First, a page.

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U.S. official orders end to information gathering on journalists

July 31 (Reuters) - The head of the U.S. Department of Homeland Security has ordered his agency to stop collecting information on American journalists covering protests in Portland, Oregon, after a media report on the practice, a spokesman said.

The Washington Post on Thursday reported that the department compiled “intelligence reports” on journalists using a government system meant to share information about suspected terrorists and violent actors.

Upon learning of the practice, Department of Homeland Security (DHS) Acting Secretary Chad Wolf directed the agency’s Intelligence & Analysis Directorate to stop collecting information involving members of the press, a DHS spokesman said late on Thursday.

“In no way does the acting secretary condone this practice and he has immediately ordered an enquiry into the matter,” the spokesman said in a statement.

The intelligence unit shared intelligence reports on journalists from the New York Times and the blog Lawfare, noting they had published leaked unclassified documents about DHS operations in Portland, the newspaper reported.

Wolf’s order came as Portland had its first night in weeks without tear gas after state police took over from federal agents guarding a courthouse that has been the focal point of violence between protesters and officers.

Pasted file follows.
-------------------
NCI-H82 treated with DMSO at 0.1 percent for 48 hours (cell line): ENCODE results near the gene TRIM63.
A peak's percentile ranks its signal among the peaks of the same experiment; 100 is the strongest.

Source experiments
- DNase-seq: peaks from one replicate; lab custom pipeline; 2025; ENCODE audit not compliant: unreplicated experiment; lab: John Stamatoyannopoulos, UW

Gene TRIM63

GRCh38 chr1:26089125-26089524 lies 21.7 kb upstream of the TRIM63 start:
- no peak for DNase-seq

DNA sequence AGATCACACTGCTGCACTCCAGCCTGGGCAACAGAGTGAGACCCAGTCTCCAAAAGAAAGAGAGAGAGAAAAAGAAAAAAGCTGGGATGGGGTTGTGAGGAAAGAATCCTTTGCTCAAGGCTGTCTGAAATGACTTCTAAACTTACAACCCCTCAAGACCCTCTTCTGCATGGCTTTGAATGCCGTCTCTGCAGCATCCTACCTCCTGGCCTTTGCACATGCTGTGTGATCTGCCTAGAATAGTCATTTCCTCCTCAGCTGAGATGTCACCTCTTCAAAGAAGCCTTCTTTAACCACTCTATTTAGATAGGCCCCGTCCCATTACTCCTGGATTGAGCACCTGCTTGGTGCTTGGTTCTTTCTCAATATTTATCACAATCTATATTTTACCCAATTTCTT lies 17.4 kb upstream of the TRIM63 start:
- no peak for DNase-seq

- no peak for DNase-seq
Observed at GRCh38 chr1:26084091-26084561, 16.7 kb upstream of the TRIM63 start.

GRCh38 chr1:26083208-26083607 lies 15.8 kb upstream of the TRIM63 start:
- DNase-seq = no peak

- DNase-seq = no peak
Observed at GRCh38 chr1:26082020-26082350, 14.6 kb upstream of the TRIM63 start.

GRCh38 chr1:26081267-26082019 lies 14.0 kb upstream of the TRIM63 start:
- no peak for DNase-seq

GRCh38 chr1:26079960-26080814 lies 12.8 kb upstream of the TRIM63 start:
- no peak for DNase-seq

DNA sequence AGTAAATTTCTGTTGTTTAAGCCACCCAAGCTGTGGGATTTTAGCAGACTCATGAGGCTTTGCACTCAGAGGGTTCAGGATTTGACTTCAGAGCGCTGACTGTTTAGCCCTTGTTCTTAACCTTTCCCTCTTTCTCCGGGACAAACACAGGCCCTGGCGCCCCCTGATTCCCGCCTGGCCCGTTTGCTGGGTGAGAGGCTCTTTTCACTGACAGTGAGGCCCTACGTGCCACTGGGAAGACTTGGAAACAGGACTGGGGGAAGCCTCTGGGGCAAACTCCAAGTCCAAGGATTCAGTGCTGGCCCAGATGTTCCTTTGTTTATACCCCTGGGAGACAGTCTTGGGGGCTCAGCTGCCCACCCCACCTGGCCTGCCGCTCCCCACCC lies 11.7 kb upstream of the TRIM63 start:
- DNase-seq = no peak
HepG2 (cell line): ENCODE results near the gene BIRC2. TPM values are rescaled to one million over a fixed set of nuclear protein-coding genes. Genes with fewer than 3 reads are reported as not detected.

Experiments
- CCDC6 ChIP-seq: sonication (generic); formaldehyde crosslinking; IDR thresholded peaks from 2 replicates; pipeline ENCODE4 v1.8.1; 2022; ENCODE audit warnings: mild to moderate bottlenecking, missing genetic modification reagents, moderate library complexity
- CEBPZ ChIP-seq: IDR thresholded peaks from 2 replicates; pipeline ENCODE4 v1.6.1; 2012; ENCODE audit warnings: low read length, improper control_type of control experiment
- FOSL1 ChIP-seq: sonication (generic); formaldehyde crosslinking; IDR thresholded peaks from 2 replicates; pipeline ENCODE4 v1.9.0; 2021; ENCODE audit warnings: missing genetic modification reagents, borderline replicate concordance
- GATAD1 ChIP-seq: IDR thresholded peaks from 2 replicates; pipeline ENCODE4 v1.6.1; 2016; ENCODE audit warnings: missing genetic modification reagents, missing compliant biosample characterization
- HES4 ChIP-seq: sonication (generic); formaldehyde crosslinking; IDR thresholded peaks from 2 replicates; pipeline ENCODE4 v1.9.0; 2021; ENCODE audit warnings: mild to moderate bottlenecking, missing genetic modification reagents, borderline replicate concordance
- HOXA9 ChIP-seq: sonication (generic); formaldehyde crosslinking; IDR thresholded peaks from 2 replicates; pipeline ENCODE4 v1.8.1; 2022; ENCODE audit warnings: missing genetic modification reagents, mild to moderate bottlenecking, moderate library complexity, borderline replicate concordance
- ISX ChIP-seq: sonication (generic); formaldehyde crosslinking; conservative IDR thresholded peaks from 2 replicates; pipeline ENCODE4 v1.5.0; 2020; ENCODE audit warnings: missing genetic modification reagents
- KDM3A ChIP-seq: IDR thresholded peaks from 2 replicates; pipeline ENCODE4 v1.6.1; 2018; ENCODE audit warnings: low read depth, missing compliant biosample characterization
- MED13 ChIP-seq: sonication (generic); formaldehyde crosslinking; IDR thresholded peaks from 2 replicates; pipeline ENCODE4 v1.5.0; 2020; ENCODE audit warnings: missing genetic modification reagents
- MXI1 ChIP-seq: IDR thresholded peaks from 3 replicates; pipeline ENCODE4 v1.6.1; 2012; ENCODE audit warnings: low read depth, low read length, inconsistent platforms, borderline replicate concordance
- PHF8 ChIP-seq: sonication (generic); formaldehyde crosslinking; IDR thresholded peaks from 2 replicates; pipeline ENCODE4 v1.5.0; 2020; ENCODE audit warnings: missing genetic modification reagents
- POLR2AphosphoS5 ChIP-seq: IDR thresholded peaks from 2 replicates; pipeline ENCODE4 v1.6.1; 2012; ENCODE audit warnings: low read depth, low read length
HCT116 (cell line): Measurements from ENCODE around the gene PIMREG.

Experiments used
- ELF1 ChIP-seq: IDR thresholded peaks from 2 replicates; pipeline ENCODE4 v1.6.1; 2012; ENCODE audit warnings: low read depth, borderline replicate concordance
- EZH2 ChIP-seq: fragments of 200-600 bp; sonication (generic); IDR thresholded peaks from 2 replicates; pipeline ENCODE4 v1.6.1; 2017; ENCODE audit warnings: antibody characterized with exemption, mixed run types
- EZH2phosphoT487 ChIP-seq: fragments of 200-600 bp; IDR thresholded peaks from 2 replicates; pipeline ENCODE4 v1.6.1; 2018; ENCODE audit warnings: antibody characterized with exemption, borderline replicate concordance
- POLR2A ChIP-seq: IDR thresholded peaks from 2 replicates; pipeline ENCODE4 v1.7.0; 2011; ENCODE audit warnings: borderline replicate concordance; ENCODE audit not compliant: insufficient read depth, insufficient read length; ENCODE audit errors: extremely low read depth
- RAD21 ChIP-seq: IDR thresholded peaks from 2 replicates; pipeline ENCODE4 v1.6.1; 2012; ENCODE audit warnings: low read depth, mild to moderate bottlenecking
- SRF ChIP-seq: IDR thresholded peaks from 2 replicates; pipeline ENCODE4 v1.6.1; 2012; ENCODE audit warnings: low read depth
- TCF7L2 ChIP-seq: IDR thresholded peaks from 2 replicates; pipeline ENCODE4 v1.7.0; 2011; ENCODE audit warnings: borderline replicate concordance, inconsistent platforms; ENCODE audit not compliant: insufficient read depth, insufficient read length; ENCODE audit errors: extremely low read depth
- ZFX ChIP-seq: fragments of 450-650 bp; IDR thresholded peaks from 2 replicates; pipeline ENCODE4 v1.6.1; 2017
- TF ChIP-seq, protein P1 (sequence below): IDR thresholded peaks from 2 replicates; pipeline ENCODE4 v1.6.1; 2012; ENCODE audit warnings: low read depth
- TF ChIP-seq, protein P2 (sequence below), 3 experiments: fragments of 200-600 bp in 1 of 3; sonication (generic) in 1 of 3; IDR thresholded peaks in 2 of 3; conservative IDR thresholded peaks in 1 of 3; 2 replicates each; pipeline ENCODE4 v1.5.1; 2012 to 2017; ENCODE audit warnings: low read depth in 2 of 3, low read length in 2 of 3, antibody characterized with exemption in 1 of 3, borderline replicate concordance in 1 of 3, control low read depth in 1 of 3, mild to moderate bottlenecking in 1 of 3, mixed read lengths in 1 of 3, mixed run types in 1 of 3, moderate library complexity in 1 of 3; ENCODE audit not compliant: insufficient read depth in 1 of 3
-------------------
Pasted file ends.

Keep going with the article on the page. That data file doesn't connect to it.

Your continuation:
The agents withdrew under a deal between Oregon’s governor and U.S. officials to end a deployment which sparked a standoff between Republican President Donald Trump and Democratic mayors over the use of federal force in their cities.

A few hundred people demonstrated outside the federal courthouse until around 2 a.m. when they left of their own accord, according to a Reuters reporter.

Trump sent federal tactical police to confront what he called a “beehive of terrorists” who have set fires and broke windows at the courthouse since late May when protests against police violence began following the death of George Floyd in Minneapolis.

Democratic mayors said the deployment escalated tensions and was political theater for Trump’s “law and order” campaign ahead of the Nov. 3 election. (Reporting by Deborah Bloom in Portland and Andrew Hay in Taos, New Mexico; Editing by Jonathan Oatis)

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